So both Rusty and Ophelia have succeeded in their mission. For the record, my other cats have no interest in training humans in the higher arts. They are satisfied with me having learnt only the simple tricks. Providing food and water in designated places, tending to their toilets, uttering affectionate sounds and rubbing their tummies. Unlike Both Rusty and Ophelia they hold no higher ambitions.
    Undina, get your hands on a book called Cat Flap by Alan S. Cowell. I’m sure you will enjoy it. It’s very clever.

    • Oh, yes, certainly, we are well trained by our cats (and yes, you’re correct: Rusty is an only child :) ). And building pet caves isn’t the strangest activities we get involved into to accommodate our furry kids.
      I don’t think, though, that Rusty does any of those tricks for us: I think he considers them some strange rituals that bring those treats. His version of a rain dance.

  4. That sounds like a grand pet cave and it’s so great that Rusty is willing to do tricks in order to get a treat. He surely isn’t a super lazy kind of orange tabby.
    And I’m sure he’s gotten a serious bunch of treats due to all compliments he’s earning from us anytime you post a photo of your handsome sophisticat.

    • I try to reward Rusty for his contribution to this blog (although made not quite voluntarily). But other than trying to escape my camera when I want to take a picture of him, he’s a great cat.

  5. “Being extremely food-motivated…” I have yet to meet a cat that isn’t :-D Agreed, some more than others. I started to see if I could teach Vega the trick of knowing where the treat is from under two different cups which are moved around. But I found it a little cruel, since she doesn’t seem to understand where the treat went, when it disappears under the cup.
    I send many (imaginary) treats Rusty’s way <3

    • Asali, I would have said the same thing 20 years ago, but after coming to the U.S. I discovered that there are many cats who are not too interested in food: they can eat something from their bowl, leave it half-finished and go away. And out of all local cats I know, Rusty is the only one who loves human food and never leaves anything in his bowl.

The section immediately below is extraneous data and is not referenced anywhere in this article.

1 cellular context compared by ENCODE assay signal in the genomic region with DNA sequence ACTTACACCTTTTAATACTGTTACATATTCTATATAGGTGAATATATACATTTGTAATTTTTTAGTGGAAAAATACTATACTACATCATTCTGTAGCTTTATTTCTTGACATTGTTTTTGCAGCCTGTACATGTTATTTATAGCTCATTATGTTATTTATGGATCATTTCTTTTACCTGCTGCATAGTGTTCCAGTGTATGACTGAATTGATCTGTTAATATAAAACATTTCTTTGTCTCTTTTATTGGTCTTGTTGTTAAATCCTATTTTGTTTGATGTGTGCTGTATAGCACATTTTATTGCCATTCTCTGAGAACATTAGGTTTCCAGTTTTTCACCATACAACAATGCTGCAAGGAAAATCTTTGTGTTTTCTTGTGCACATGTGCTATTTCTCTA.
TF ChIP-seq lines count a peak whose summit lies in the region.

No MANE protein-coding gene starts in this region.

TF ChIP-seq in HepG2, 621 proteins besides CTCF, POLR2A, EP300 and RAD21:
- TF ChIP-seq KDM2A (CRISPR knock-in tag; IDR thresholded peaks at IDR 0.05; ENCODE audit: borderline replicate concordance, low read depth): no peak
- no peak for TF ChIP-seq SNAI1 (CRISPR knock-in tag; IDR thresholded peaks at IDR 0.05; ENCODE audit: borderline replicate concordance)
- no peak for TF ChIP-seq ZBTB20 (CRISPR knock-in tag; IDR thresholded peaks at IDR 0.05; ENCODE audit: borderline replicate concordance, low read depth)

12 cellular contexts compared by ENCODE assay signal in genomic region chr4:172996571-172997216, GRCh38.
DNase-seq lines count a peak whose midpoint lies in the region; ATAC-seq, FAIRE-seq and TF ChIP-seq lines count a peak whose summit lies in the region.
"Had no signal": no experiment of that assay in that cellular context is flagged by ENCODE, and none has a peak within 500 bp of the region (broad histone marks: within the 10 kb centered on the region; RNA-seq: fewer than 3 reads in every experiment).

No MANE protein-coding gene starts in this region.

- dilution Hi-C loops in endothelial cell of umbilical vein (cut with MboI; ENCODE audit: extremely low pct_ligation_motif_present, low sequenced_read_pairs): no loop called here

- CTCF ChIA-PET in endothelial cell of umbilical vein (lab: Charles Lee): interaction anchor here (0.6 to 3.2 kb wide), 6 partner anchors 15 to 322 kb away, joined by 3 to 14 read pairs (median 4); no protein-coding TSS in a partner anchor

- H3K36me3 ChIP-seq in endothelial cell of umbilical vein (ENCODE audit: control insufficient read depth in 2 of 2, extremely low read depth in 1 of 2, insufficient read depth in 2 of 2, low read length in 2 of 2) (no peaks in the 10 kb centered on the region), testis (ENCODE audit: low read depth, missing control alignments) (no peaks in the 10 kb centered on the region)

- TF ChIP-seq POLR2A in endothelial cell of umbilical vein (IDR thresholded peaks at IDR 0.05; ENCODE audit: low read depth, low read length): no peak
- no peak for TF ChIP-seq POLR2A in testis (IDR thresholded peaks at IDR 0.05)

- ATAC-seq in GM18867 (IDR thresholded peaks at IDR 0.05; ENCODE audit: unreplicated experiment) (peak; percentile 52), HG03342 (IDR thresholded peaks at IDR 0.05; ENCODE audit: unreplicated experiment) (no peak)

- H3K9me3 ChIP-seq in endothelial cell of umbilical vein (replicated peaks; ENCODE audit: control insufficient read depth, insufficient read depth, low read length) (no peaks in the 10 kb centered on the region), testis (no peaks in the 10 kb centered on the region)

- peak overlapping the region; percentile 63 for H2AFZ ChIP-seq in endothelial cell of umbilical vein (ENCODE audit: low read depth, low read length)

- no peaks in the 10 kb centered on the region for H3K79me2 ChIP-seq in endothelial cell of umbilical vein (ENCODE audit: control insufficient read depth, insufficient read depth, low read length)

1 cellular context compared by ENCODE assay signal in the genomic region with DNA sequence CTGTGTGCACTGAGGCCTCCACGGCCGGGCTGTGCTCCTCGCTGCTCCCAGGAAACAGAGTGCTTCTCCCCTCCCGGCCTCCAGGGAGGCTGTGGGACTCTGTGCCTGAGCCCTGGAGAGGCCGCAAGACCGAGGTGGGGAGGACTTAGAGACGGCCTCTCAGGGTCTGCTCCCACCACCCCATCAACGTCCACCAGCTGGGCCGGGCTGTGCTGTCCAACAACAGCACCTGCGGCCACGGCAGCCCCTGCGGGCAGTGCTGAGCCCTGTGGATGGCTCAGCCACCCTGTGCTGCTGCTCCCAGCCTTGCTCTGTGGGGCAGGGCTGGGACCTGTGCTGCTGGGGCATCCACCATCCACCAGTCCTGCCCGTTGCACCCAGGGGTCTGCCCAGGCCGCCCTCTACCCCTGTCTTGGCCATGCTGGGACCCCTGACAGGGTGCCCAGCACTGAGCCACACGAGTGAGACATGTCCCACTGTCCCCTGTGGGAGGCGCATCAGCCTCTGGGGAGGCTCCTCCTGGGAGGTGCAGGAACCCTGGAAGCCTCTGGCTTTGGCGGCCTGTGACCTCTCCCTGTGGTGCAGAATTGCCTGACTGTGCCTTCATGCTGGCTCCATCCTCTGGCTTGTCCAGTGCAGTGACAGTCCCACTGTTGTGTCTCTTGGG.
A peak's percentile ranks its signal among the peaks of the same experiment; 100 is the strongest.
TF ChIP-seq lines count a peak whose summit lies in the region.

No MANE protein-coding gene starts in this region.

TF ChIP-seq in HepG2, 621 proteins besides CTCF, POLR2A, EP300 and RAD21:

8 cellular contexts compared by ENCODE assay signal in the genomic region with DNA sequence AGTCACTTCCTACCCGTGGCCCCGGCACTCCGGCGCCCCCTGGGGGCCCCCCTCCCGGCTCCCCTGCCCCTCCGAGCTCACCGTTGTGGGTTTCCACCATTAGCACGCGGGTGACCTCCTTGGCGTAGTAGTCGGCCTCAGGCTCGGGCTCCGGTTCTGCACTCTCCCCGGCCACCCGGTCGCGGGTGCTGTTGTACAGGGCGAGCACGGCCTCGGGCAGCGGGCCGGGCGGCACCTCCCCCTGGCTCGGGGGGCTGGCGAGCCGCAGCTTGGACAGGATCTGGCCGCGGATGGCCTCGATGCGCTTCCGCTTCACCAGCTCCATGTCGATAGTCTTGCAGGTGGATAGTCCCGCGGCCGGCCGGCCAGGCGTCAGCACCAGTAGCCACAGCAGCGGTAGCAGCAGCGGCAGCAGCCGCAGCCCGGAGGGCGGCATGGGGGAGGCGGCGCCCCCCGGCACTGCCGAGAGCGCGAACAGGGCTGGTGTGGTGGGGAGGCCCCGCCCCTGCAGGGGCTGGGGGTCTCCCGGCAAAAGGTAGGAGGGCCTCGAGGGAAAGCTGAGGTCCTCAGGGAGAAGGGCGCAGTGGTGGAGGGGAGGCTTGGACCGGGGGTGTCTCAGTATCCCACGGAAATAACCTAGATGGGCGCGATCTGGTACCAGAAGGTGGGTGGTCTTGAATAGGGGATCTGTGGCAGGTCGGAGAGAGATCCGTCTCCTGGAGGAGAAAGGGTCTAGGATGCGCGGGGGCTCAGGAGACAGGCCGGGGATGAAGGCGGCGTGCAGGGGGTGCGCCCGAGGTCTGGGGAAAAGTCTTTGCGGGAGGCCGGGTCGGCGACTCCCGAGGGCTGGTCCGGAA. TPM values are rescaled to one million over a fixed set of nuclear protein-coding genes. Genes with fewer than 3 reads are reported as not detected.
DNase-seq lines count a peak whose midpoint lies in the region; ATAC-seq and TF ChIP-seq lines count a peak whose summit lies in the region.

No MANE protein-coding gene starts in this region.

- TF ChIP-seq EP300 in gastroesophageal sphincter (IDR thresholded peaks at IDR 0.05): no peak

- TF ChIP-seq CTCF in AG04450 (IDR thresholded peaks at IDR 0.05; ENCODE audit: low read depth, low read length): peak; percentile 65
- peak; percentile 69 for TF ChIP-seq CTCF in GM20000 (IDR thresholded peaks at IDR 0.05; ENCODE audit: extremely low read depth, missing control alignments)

He got an extra treat in your name.

  6. Awww, great story! Love the pet cave. I have several for my rabbit, but now I’m stealing your idea to make a new one for him.

    I remember you doing the “jump, jump!” trick for a treat when I visited you. It surprised me that you could get a cat to jump straight up in the air like that. Your description of Rusty “going long” for a catch, though, is truly fantastic. Would love to see that. You’re a talented trainer, Undina!

    • Suzanne, you should come over again: Rusty has learned a couple more tricks since your last visit, and we’ll be happy to demonstrate them :)

      I’d love to see pictures of Boxer in his pet cave – old or new one.

  7. Ah Rusty! I am going to try the “go long, then come back” two-treat-trick with mine and see if they will adopt it. It sound both adorable and *useful*. These two both sit very nicely for treats, but we’ve not added to their repertoire.

    I think you are right in the idea that they associate the behaviour with generating treats… Atkins, at least, will sometimes pause in her ambitiously-early meowing for dinner by running to the kitchen to sit, and then return looking a little baffled that food did not magically appear.

    • Rusty learned that “Catch” trick just several years ago, being a fully adult cat, so I think it should be possible to teach your cats too (do you share their pictures anywhere publicly?).
      With actual food Rusty seems to be fully aware that we are the source. But those sneaky treats… ;)

      • Just tried again for the second day, and they are both being remarkably quick on the uptake, hurtling back to me after scoffing the first installment. (Atkins sometimes brings me toys to throw for her anyway. She is particularly fond of scrunched up foil balls.) There are a couple of photos of them on my Instagram (@slowlight). Oh, and there’s one very old snap of my much missed beloved ginger-and-white fluffster, Kitsune…

  8. Rusty is lucky to have an owner like you who thinks about his needs.

    I taught my cat tricks as well, and it’s funny to see the look on people’s faces who have never seen it before.

    • I grew up with the knowledge that cats weren’t trainable, so while, as a child, I’d taught several dogs several tricks, I’ve never even attempted to teach any of the cats in my life until Rusty. And even there it wasn’t my original idea: a friend told me that they taught their cat to do “Sit!” When they fed him. I tried, it worked – and from there I tried all other tricks I could think of. Now I enjoy amusement coming from those who grew up with the same notion as I did :)